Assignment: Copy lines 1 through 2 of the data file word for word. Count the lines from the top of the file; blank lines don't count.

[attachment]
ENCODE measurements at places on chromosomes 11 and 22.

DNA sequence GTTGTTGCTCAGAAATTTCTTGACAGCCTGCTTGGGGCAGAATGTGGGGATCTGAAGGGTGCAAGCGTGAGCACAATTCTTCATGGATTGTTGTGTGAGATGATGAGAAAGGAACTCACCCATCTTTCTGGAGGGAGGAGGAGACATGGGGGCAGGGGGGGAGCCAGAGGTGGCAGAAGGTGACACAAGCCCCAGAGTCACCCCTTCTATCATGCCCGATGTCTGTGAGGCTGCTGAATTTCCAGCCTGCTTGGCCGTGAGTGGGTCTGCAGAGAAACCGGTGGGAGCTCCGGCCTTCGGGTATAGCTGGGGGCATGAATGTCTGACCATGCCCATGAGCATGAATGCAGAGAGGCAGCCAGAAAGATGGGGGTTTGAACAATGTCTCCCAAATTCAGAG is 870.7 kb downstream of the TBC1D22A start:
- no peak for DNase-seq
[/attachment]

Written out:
ENCODE measurements at places on chromosomes 11 and 22.

DNA sequence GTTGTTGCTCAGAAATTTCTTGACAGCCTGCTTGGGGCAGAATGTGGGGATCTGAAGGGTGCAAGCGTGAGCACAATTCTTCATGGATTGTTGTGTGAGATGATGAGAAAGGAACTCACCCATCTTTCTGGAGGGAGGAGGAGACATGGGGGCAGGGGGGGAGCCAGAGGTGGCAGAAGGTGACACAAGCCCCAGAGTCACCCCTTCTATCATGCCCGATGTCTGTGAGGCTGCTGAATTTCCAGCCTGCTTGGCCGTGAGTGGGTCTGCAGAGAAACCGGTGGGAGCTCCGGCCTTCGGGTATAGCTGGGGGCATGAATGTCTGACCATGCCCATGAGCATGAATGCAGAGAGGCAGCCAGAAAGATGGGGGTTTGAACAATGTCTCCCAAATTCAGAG is 870.7 kb downstream of the TBC1D22A start: